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Denver Viña Apartments tenants form group to hold management, owners accountable

Denver's Viña Apartments
Posted at 8:48 PM, May 19, 2023

DENVER — Just one year after moving into Denver's Viña Apartments — which promised affordable housing — tenants told Denver7 in February that the property notified them of a 12% rent increase.

While some tenants are still at risk of losing their homes, they say they are dealing with even more issues at the property located in the Elyria-Swansea neighborhood. So they've reached out to Contact Denver7 again for help.

More than 40 tenants formed a group called Viña Apartments Tenants Union, thanks to help from the Denver Aurora Tenants United group.

"There's no formal legal recognition of tenant unions in Colorado yet," said Bruno Tapia, founding organizer of the Denver Aurora Tenants United group.

Rather, these groups operate as an advocacy group to help tenants streamline communication and navigate through grievances with landlords across the Denver metro.

The group on Tuesday sent Syringa Property Management, the company that manages the apartments, and Columbia Ventures, the ownership group, a list of demands and complaints.

In part, the group is upset with twice-charged rent, incorrect fees, a lack of transparency, prolonged maintenance repairs and more.

Tenant Matt Lapitski gave Denver7 an example of the lack of transparency he's experienced, showing his "electric bill" that was posted to his door a few days ago.

The bill only contained the date, his address number and "Electric Bill Due: $48.41." No other information was on the so-called bill.

"There's no service period, no kilowatt hour, beginning ending usage rate, nothing. I'm just supposed to trust them," Lapitski said.

Vina Apartments electric bill with no details typically seen with utility bills.

Of course, trust is a sensitive matter for tenants promised affordable housing after the 12% rent hike.

"The management company and the developer are very insistent on dealing with residents as individuals," Lapitski said. "The problem with that is when you go in as an individual, you are easily manipulated. So one of the principles that I am so behind the tenant union is that now they know when they are talking to someone individually, they are talking to all of us."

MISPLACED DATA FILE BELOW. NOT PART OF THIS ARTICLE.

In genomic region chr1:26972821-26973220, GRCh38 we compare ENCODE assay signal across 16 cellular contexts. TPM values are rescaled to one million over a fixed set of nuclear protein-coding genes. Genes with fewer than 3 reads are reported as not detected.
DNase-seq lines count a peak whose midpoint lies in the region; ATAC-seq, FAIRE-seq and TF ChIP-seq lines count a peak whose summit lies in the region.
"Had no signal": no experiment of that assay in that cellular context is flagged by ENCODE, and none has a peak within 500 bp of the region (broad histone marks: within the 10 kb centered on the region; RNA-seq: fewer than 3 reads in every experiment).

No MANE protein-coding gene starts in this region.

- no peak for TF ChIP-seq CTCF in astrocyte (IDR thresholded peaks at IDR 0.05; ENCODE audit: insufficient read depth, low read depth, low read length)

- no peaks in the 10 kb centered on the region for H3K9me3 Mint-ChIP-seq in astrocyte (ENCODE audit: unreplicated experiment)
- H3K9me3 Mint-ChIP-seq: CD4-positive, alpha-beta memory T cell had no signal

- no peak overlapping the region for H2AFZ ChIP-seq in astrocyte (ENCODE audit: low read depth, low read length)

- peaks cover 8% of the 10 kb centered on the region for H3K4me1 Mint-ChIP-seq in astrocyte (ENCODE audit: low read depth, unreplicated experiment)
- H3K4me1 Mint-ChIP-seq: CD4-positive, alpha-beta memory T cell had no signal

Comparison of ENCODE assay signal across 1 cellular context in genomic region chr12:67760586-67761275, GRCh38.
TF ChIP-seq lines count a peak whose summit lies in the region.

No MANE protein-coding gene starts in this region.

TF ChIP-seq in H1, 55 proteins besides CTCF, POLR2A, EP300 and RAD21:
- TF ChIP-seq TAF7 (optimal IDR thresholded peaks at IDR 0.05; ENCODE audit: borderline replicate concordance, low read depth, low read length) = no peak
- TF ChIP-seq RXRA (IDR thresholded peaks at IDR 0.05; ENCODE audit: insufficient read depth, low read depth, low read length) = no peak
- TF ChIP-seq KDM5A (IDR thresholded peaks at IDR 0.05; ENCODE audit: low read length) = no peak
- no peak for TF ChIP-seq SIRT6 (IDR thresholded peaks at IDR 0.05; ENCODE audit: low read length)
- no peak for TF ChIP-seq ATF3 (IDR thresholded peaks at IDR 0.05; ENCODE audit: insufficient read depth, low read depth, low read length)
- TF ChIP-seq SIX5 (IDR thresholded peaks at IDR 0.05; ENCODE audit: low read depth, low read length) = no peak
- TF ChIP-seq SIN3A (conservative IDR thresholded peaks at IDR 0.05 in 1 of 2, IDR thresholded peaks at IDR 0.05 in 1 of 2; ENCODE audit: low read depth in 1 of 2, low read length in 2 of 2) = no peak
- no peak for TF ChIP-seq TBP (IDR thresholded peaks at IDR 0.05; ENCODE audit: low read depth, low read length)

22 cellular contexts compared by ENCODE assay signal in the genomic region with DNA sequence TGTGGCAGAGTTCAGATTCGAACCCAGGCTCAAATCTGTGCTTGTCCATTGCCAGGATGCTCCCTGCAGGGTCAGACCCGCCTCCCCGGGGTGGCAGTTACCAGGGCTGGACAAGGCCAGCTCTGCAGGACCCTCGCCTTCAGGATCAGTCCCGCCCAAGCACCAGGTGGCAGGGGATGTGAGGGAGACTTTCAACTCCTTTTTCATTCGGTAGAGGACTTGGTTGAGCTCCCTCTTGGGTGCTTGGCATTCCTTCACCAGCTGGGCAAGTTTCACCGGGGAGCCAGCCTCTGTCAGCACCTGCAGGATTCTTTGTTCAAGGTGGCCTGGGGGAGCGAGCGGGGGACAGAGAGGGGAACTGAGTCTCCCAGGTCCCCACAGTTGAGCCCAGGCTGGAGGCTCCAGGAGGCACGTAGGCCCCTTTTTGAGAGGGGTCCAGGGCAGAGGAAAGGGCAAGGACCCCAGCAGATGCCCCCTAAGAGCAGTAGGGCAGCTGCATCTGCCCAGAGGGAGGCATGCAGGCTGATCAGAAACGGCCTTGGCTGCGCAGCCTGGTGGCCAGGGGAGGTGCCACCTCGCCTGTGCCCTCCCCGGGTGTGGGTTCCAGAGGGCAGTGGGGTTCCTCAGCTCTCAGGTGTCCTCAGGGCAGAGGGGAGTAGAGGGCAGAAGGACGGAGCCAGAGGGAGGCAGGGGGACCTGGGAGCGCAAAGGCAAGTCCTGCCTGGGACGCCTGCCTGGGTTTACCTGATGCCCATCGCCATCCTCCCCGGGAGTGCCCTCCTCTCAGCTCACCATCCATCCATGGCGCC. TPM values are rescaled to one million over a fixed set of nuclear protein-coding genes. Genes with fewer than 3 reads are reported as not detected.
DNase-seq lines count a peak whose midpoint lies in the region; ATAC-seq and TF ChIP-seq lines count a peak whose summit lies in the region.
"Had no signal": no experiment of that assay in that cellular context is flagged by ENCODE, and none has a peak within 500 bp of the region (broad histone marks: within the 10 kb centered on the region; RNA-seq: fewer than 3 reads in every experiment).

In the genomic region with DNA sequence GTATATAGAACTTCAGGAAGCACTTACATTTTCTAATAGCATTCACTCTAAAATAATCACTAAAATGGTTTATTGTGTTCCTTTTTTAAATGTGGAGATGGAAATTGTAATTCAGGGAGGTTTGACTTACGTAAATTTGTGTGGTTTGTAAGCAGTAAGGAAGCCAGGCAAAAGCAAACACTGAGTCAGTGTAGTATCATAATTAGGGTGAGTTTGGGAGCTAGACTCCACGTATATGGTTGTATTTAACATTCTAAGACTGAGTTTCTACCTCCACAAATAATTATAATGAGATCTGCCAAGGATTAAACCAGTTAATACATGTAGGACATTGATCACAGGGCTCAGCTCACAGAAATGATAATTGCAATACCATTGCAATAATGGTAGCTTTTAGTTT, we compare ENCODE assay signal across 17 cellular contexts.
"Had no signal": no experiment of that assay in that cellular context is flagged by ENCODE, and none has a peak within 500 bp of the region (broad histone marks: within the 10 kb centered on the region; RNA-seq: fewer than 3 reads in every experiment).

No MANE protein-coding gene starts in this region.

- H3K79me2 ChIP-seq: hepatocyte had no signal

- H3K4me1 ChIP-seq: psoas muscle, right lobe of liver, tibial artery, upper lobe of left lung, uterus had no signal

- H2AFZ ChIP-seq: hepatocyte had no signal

Denver7 took some of the concerns listed out in the demand letter straight to Colombia Ventures.

"I think that there is some accuracy in what they're saying," said Dillon Baynes, Columbia Ventures' managing partner.

Baynes made clear that he did not agree with everything in the letter, such as shoddy accounting practices regarding who paid rent and who didn't.

"We have complete records, have every payment in individual folders in the office, including the Xeroxes of their checks, and we have corroborating deposit records for them," Baynes said.

Baynes also told Denver7 that the apartment is struggling with receiving rent.

"We have a giant delinquency problem at Viña. It's almost $300,000 in rents that have not been paid ... We want to help with that," he said.

Regardless, Baynes acknowledged that their are issues at the apartment complex, which attributed in part to the old management group.

"I think it's a combination of growing pains, an underperforming management company that's no longer there, and a serious delinquency problem," Baynes said.

Columbia Ventures hired Syringa Property Management, which started on April 1.

Even they have some room for growth, according to tenants. Under their management, Lapitski received the utility bill with insufficient details on it, which Columbia Ventures acknowledged.

"That's got to change. That's got to change, I agree," Baynes said. "I want you to know that we have stumbled in the past, and we made a big change and we're gonna win with this new change. We're committed to it. We're a 32-year-old affordable housing company based out of Atlanta. We are long-term in Colorado, and we're gonna make this right."

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